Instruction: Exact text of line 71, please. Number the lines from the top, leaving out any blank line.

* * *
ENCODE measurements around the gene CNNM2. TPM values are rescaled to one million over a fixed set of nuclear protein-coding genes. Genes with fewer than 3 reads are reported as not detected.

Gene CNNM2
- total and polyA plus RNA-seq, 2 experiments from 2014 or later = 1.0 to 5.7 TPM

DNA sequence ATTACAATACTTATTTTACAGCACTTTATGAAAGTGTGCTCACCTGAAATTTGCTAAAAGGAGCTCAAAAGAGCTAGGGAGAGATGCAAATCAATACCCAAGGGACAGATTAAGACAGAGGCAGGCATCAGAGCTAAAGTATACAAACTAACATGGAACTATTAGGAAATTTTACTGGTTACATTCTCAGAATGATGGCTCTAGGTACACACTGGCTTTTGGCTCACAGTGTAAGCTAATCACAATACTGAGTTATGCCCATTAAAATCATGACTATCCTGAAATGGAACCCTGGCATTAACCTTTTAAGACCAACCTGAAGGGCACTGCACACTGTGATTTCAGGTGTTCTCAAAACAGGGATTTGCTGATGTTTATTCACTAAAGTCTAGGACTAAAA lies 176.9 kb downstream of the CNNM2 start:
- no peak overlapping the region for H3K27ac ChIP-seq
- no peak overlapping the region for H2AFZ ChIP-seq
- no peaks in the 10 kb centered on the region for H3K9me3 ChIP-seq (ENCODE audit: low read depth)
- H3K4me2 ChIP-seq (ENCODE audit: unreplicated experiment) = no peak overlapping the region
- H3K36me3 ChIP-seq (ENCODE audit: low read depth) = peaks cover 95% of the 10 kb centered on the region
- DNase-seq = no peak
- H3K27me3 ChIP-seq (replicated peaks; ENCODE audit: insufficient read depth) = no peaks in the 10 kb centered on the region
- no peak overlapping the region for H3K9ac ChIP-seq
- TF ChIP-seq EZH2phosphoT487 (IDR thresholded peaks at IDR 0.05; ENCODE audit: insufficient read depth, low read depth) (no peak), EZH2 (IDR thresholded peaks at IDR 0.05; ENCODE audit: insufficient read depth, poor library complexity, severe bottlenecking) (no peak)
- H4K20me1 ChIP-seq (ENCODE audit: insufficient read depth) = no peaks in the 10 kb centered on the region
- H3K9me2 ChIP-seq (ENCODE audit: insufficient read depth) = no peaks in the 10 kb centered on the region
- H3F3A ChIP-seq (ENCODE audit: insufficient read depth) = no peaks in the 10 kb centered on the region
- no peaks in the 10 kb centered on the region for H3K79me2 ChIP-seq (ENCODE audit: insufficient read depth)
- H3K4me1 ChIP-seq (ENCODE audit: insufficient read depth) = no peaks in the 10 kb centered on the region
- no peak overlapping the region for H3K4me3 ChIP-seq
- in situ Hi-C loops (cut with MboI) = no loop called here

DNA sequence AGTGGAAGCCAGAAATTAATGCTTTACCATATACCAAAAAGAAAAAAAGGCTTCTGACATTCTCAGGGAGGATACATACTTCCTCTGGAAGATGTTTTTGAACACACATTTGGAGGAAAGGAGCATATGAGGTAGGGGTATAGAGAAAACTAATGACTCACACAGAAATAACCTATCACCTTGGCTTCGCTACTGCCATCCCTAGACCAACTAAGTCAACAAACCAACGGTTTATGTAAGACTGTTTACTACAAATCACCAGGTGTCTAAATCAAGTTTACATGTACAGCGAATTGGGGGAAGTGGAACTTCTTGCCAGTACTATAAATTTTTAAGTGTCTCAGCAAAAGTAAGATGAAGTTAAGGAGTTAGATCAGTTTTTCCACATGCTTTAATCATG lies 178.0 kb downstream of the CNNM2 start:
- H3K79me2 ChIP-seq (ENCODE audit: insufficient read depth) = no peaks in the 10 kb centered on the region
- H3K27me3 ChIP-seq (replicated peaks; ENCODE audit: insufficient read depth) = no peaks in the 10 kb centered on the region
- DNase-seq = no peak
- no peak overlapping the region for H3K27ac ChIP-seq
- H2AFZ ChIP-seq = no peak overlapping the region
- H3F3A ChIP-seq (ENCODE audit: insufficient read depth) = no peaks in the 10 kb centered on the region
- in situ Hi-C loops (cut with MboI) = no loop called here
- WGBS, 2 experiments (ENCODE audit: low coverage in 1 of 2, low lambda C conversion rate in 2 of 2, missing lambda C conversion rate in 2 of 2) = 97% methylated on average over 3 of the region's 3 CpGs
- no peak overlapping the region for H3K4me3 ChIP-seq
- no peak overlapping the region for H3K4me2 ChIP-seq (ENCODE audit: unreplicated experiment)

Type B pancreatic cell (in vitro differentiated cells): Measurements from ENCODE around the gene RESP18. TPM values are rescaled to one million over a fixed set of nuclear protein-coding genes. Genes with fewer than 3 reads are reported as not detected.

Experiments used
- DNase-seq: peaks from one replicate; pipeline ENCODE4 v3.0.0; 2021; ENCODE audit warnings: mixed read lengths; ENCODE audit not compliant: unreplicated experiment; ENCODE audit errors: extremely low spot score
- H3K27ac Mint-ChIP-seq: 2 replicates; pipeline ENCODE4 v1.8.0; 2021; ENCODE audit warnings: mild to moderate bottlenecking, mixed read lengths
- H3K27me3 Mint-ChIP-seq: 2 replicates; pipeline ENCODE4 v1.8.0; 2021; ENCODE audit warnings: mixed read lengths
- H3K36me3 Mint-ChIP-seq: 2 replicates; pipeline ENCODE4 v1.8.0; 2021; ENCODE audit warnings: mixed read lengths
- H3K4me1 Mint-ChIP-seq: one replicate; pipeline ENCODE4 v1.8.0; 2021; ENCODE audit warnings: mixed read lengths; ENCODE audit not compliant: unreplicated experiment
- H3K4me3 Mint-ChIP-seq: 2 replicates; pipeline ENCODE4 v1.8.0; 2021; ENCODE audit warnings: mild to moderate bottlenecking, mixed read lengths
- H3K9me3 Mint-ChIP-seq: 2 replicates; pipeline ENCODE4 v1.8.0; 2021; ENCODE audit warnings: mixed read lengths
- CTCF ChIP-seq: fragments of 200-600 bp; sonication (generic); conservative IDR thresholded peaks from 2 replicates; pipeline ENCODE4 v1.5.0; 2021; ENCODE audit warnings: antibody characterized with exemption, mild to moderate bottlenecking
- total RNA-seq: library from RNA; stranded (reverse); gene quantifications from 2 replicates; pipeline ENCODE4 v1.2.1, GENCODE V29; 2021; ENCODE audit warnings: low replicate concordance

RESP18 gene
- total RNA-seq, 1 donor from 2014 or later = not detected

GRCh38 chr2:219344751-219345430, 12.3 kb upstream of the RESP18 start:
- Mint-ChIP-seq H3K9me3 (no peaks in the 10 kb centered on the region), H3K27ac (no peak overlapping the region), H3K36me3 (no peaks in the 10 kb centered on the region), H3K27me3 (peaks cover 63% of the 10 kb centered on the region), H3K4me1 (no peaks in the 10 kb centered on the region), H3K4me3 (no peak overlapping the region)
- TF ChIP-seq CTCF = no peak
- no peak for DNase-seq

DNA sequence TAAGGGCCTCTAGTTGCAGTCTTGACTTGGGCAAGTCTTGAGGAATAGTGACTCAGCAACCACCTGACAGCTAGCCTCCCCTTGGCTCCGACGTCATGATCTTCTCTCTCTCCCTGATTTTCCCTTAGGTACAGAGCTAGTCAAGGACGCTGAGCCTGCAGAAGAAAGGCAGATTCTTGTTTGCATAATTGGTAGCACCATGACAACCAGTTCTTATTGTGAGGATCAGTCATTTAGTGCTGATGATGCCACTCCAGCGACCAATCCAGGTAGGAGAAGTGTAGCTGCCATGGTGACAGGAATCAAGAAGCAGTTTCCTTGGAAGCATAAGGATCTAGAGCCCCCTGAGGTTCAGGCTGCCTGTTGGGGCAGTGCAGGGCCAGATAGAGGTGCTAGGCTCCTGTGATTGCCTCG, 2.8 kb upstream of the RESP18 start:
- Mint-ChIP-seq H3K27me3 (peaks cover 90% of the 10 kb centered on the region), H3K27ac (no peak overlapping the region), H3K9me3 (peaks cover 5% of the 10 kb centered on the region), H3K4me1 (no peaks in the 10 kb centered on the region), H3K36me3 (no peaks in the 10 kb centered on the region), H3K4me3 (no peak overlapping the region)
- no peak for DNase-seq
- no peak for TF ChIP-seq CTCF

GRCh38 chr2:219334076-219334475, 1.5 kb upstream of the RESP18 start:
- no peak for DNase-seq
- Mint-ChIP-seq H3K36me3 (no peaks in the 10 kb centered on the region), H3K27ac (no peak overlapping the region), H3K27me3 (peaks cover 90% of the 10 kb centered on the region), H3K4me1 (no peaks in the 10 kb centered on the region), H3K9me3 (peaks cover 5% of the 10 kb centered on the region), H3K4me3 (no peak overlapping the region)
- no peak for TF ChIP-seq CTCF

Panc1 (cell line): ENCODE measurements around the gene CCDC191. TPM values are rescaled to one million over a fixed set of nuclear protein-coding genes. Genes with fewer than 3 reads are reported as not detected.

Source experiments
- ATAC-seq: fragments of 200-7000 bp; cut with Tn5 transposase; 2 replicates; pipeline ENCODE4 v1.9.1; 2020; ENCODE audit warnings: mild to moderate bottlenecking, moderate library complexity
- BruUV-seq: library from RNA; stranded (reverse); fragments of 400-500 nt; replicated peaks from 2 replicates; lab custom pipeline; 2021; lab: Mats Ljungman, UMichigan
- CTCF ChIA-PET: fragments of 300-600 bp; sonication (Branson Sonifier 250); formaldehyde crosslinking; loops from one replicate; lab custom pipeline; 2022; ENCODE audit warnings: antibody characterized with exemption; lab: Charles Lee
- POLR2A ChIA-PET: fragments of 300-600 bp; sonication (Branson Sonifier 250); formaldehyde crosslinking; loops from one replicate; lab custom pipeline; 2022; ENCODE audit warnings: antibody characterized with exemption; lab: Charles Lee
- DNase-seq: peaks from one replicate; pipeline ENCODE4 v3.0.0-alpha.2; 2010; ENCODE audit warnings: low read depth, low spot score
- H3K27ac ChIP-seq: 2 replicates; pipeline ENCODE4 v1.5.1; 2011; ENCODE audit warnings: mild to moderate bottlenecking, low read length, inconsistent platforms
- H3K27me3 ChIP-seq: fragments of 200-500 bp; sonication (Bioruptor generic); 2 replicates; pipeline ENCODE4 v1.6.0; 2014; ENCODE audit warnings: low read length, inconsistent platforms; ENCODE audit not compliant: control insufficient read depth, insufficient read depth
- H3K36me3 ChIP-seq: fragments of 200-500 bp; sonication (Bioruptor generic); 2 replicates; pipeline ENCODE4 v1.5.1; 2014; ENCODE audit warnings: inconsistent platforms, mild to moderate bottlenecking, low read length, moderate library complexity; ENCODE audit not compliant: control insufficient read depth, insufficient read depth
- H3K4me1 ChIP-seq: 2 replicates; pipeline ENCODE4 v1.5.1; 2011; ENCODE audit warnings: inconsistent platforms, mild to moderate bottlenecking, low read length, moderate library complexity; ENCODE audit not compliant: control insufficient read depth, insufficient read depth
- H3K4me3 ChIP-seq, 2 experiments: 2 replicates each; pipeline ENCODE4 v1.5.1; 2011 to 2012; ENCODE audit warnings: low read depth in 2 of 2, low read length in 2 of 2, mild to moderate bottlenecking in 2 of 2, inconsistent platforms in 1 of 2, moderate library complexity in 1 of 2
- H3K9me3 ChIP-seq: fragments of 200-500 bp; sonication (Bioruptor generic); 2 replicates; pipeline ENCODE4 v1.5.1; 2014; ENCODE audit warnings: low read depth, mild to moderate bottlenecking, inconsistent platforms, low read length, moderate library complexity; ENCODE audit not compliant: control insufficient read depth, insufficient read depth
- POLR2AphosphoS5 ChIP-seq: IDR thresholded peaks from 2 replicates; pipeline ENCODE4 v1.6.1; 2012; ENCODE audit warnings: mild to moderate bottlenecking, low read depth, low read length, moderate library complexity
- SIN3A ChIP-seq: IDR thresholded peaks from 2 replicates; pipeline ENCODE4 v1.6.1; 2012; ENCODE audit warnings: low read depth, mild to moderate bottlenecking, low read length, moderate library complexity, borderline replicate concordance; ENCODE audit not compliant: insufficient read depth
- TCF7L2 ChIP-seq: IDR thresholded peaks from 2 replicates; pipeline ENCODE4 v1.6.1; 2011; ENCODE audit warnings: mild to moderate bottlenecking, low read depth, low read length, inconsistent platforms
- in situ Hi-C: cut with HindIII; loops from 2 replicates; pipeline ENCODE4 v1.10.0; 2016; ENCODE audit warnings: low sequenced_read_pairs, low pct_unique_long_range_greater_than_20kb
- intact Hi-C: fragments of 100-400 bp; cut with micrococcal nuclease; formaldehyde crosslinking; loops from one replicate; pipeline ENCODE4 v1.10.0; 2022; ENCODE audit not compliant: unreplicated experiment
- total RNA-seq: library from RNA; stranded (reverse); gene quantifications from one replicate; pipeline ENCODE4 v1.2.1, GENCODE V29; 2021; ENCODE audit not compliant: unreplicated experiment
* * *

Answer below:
- SIN3A ChIP-seq: IDR thresholded peaks from 2 replicates; pipeline ENCODE4 v1.6.1; 2012; ENCODE audit warnings: low read depth, mild to moderate bottlenecking, low read length, moderate library complexity, borderline replicate concordance; ENCODE audit not compliant: insufficient read depth